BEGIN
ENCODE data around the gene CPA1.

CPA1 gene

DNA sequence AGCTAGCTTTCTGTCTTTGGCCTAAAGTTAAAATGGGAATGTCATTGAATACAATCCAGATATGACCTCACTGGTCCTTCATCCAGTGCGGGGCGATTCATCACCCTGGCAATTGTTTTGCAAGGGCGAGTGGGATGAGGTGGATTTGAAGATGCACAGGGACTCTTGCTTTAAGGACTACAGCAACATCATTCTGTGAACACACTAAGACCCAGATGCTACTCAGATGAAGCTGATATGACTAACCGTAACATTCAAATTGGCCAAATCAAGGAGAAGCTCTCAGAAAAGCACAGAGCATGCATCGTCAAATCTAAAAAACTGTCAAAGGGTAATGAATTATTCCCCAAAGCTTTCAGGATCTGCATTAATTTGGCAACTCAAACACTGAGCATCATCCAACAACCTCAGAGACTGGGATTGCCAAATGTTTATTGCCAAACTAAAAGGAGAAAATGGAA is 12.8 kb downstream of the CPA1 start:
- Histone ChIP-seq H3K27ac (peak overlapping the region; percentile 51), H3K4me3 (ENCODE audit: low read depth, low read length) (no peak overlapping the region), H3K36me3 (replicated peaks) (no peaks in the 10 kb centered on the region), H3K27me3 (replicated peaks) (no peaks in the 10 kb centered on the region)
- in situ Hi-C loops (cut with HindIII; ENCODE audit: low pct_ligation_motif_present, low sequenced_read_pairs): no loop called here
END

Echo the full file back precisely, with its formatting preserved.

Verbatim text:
ENCODE data around the gene CPA1.

CPA1 gene

DNA sequence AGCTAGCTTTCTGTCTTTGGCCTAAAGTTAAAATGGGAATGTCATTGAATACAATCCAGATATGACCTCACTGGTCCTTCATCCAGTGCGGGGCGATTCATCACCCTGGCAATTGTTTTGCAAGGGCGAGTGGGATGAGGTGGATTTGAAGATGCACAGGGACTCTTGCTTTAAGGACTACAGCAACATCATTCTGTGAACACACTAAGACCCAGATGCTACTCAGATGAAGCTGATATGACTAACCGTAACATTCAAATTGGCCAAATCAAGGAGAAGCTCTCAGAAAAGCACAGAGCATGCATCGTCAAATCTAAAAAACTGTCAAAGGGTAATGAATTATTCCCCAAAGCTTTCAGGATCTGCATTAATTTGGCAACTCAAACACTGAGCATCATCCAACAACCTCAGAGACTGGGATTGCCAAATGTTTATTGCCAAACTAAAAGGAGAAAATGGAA is 12.8 kb downstream of the CPA1 start:
- Histone ChIP-seq H3K27ac (peak overlapping the region; percentile 51), H3K4me3 (ENCODE audit: low read depth, low read length) (no peak overlapping the region), H3K36me3 (replicated peaks) (no peaks in the 10 kb centered on the region), H3K27me3 (replicated peaks) (no peaks in the 10 kb centered on the region)
- in situ Hi-C loops (cut with HindIII; ENCODE audit: low pct_ligation_motif_present, low sequenced_read_pairs): no loop called here